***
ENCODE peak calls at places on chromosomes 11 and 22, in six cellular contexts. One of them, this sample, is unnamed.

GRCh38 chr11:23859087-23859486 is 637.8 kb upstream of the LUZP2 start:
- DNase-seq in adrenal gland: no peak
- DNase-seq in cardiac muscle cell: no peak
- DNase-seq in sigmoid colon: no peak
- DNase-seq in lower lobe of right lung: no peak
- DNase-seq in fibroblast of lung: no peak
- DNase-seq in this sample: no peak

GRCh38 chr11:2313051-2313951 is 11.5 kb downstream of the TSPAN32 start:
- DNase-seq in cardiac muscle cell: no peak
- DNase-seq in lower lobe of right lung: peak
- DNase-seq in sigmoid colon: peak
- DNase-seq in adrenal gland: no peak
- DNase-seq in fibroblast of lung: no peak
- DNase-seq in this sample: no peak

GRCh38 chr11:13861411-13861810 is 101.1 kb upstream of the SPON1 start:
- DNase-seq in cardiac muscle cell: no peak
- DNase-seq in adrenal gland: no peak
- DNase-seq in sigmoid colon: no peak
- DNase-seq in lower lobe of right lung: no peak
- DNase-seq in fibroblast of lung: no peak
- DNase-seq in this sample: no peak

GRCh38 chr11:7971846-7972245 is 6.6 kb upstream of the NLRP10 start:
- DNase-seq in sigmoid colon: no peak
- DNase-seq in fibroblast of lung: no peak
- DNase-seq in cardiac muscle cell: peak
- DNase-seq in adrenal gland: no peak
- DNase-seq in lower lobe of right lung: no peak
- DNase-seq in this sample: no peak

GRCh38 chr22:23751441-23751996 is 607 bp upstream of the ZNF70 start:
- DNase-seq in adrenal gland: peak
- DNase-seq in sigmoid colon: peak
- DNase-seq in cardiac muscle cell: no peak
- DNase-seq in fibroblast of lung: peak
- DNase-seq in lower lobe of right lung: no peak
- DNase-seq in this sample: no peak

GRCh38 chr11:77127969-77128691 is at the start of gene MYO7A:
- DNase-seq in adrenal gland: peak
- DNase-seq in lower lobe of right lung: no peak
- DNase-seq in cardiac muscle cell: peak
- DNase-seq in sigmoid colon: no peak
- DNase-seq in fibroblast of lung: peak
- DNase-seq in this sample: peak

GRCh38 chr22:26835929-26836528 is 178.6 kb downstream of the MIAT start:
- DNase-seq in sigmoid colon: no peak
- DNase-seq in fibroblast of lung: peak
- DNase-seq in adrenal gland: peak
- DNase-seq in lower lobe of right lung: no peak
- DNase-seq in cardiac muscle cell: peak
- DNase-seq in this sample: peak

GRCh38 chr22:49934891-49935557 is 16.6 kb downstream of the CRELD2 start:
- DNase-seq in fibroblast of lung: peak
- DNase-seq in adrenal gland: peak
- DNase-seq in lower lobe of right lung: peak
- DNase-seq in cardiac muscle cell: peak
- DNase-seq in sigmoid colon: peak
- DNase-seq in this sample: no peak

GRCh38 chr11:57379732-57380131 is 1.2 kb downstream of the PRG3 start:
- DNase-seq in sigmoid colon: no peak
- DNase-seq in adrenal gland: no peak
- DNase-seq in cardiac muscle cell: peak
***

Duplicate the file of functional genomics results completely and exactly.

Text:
ENCODE peak calls at places on chromosomes 11 and 22, in six cellular contexts. One of them, this sample, is unnamed.

GRCh38 chr11:23859087-23859486 is 637.8 kb upstream of the LUZP2 start:
- DNase-seq in adrenal gland: no peak
- DNase-seq in cardiac muscle cell: no peak
- DNase-seq in sigmoid colon: no peak
- DNase-seq in lower lobe of right lung: no peak
- DNase-seq in fibroblast of lung: no peak
- DNase-seq in this sample: no peak

GRCh38 chr11:2313051-2313951 is 11.5 kb downstream of the TSPAN32 start:
- DNase-seq in cardiac muscle cell: no peak
- DNase-seq in lower lobe of right lung: peak
- DNase-seq in sigmoid colon: peak
- DNase-seq in adrenal gland: no peak
- DNase-seq in fibroblast of lung: no peak
- DNase-seq in this sample: no peak

GRCh38 chr11:13861411-13861810 is 101.1 kb upstream of the SPON1 start:
- DNase-seq in cardiac muscle cell: no peak
- DNase-seq in adrenal gland: no peak
- DNase-seq in sigmoid colon: no peak
- DNase-seq in lower lobe of right lung: no peak
- DNase-seq in fibroblast of lung: no peak
- DNase-seq in this sample: no peak

GRCh38 chr11:7971846-7972245 is 6.6 kb upstream of the NLRP10 start:
- DNase-seq in sigmoid colon: no peak
- DNase-seq in fibroblast of lung: no peak
- DNase-seq in cardiac muscle cell: peak
- DNase-seq in adrenal gland: no peak
- DNase-seq in lower lobe of right lung: no peak
- DNase-seq in this sample: no peak

GRCh38 chr22:23751441-23751996 is 607 bp upstream of the ZNF70 start:
- DNase-seq in adrenal gland: peak
- DNase-seq in sigmoid colon: peak
- DNase-seq in cardiac muscle cell: no peak
- DNase-seq in fibroblast of lung: peak
- DNase-seq in lower lobe of right lung: no peak
- DNase-seq in this sample: no peak

GRCh38 chr11:77127969-77128691 is at the start of gene MYO7A:
- DNase-seq in adrenal gland: peak
- DNase-seq in lower lobe of right lung: no peak
- DNase-seq in cardiac muscle cell: peak
- DNase-seq in sigmoid colon: no peak
- DNase-seq in fibroblast of lung: peak
- DNase-seq in this sample: peak

GRCh38 chr22:26835929-26836528 is 178.6 kb downstream of the MIAT start:
- DNase-seq in sigmoid colon: no peak
- DNase-seq in fibroblast of lung: peak
- DNase-seq in adrenal gland: peak
- DNase-seq in lower lobe of right lung: no peak
- DNase-seq in cardiac muscle cell: peak
- DNase-seq in this sample: peak

GRCh38 chr22:49934891-49935557 is 16.6 kb downstream of the CRELD2 start:
- DNase-seq in fibroblast of lung: peak
- DNase-seq in adrenal gland: peak
- DNase-seq in lower lobe of right lung: peak
- DNase-seq in cardiac muscle cell: peak
- DNase-seq in sigmoid colon: peak
- DNase-seq in this sample: no peak

GRCh38 chr11:57379732-57380131 is 1.2 kb downstream of the PRG3 start:
- DNase-seq in sigmoid colon: no peak
- DNase-seq in adrenal gland: no peak
- DNase-seq in cardiac muscle cell: peak